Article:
4) With most U.S. troops out of Iraq and Israel prepared to deal Hezbollah a devastatingly brutal retaliatory blow, I do not see particularly easy options for Iran to retaliate, nor do I think Rouhani would be keen to do so regardless;
5) I believe Moscow can be mollified if the strikes are contained, proportionate and we energetically attempt to reinsert Moscow into the Geneva process to try to forge some U.S.-Russian condominium on a post-Assad Syria at some future point once the dust settles; and
6) Assad might find himself so consumed with self-preservation he may rein in any temptation towards regional trouble-making (also to try to keep his Russian patron on side as more pliable, predictable client), and revert back to more conventional tactics mostly aimed at literally saving his own skin, as in the end, he could well suffer an inglorious Gadaffi-like, brutish end, while perhaps refraining from more CW-use to avoid further military action from the West.
In short, you might say I could be persuaded the risks of inaction (or, perhaps better stated, long-term implications of doing nothing) could be worse—or at least run neck in neck--with doing something, but I say this frankly extremely torn, very concerned and with tremendous humility looking at our misadventures since 9/11 in each of Afghanistan, Iraq, Libya and points beyond. This is truly a problem from hell, but I do not believe we can dither from the sidelines any longer, unless we are prepared to more or less wipe our hands of the entire sorry affair. However, cosmetic, feel-good strikes without concerted strategic follow through on pressing issues such as more of a U.S. leadership role and ‘adult supervision’ over the sourcing, training, equipping, funding, and logistics around rebel assistance, aimed at building up the moderates’ capacities as contrasted with the more radical groups (less to necessarily assure 'victory' by the 'good guys'--all moronic concepts here--more to create leverage for resurrection of diplomatic initiatives by pressuring Damascus more on our terms), as well related painstaking diplomatic initiatives revamped at an appropriate juncture and heightened humanitarian assistance, all of these and more will be critical.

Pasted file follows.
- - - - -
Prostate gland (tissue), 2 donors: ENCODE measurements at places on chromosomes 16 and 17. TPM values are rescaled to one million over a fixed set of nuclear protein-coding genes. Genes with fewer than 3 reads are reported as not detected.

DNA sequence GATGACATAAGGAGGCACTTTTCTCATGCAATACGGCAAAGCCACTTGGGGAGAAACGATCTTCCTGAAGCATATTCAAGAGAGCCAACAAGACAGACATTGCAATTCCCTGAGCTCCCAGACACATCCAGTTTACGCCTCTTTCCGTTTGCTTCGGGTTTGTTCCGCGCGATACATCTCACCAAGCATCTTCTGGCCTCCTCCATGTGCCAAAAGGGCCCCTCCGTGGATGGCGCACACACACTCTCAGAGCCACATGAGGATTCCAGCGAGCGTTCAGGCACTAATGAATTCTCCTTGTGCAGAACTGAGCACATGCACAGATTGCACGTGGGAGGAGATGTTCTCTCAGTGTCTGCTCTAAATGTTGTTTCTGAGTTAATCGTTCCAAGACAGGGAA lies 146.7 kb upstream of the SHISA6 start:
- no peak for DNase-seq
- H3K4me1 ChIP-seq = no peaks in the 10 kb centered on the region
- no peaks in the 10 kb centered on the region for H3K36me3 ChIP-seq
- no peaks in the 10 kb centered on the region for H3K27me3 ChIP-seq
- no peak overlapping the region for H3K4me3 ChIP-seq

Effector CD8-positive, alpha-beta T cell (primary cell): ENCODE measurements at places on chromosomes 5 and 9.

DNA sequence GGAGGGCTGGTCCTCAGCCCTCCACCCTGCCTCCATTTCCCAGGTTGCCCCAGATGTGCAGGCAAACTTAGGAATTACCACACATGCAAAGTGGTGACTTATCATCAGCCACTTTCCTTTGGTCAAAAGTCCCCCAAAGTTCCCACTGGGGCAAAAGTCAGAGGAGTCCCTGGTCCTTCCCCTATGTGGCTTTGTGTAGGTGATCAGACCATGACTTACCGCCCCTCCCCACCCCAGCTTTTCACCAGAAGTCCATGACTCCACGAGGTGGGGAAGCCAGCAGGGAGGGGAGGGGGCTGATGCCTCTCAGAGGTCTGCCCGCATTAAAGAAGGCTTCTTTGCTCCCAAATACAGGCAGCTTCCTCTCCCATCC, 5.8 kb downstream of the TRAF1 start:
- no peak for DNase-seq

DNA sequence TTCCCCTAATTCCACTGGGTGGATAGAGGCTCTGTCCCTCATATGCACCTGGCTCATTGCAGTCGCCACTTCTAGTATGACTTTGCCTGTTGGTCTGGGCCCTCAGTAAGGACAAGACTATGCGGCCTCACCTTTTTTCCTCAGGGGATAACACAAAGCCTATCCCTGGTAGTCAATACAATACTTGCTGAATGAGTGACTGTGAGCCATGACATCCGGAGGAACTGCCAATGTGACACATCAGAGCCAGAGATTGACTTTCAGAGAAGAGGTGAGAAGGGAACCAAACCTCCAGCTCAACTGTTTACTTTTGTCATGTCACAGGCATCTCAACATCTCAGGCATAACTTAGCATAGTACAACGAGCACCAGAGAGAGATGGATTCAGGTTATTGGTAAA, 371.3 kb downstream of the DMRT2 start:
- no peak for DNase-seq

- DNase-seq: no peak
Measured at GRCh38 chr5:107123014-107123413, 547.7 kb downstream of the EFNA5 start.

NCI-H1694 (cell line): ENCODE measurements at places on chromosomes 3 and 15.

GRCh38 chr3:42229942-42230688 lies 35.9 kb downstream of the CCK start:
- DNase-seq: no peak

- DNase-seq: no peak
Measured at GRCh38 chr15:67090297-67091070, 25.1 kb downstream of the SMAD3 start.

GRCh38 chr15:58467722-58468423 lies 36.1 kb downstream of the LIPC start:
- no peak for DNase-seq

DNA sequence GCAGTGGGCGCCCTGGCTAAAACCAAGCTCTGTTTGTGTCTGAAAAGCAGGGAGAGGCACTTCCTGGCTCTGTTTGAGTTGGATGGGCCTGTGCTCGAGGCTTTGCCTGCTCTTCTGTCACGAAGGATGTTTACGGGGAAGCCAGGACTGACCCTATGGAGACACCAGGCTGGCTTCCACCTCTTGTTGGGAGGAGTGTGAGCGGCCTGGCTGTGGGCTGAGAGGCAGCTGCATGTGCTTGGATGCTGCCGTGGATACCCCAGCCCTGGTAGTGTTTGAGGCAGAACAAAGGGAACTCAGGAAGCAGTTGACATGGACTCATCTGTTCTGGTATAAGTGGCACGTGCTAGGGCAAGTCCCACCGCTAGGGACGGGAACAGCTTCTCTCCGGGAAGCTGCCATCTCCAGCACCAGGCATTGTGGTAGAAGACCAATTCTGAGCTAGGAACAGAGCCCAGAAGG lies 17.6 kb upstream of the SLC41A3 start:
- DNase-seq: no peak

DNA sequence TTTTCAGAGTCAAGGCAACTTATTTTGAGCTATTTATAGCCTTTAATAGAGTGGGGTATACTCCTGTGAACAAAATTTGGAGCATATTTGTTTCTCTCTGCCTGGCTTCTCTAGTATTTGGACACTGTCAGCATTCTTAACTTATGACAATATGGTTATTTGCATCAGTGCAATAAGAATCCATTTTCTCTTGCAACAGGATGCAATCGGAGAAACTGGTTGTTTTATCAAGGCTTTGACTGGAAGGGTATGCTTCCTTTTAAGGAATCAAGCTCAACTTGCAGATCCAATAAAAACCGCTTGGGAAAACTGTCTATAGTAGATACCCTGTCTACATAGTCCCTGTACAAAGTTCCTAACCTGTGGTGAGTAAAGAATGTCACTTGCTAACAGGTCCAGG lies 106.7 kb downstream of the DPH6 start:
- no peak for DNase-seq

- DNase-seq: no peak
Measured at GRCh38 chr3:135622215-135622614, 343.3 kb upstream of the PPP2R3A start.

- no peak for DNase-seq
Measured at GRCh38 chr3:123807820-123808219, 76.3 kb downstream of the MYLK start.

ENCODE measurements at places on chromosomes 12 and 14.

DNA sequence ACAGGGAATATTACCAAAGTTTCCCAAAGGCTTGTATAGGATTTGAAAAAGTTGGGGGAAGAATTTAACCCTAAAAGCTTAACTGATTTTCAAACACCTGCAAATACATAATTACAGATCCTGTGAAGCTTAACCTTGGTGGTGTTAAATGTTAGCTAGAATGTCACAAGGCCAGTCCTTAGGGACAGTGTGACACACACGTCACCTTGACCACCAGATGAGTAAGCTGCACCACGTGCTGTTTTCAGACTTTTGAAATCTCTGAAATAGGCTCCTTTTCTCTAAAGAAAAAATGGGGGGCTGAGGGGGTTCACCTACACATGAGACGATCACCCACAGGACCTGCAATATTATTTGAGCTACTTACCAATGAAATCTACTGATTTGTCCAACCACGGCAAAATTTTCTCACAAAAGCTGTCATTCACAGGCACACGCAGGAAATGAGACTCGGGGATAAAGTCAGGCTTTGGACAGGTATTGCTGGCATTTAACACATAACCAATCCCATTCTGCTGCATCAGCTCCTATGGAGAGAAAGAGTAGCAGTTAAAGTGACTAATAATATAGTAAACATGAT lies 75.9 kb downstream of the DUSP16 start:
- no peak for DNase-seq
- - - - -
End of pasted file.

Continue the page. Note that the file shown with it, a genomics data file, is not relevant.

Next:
We responsibly should not simply bomb for 36 hours, and then go away again. This would likely prove worse than doing nothing. We need to re-engage in a holistic Syria policy that squarely grapples with broader regional dynamics and that ultimately leads to a negotiated solution, a task we’d shirked, but where Assad’s use of CW appears to have forced a reluctant President to more forcefully engage. So if we are going in, we’re going in for more than a few Tomahawks so everyone can get a late August pat on the back that ‘something was done’. It’s not quite Colin Powell’s old so-called Pottery Barn rule: ‘you break it, you own it’. It’s perhaps more here, ‘you bomb it, the breakage is yours too’. Are we up to this? Our national security team? The strategic follow-through? The countless hours of spade-work with allies and, yes, foes? I just don’t know. I am straddling the fence and unsure, but it is one man ultimately who will decide. My thoughts are with him, this may be a more momentous decision than he may wholly realize. I would not begrudge him standing aside, if he feels the ‘roll-in the cavalry’ noises to date have caused Assad to blink already creating a sufficient enough deterrent impact (though this is dubious). He must also ask himself, when he thinks honestly taking his private counsel, whether he believes he and his team really have the appetite and abilities once embarking on this course to actually succeed in it. These are not easy questions. Yet they demand answers and realistic appraisal. As part of that analysis, one must honestly reckon too with the emerging school of thought that we can bifurcate a military action aimed purely to deter on CW, but without enmeshing ourselves in the conflict and attempting to influence broader outcomes. One doubts it could play out so neatly, and such assumptions should be amply stress-tested.
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About Belgravia Dispatch
Gregory Djerejian, an international lawyer and business executive, comments intermittently on global politics, finance & diplomacy at this site. The views expressed herein are solely his own and do not represent those of any organization.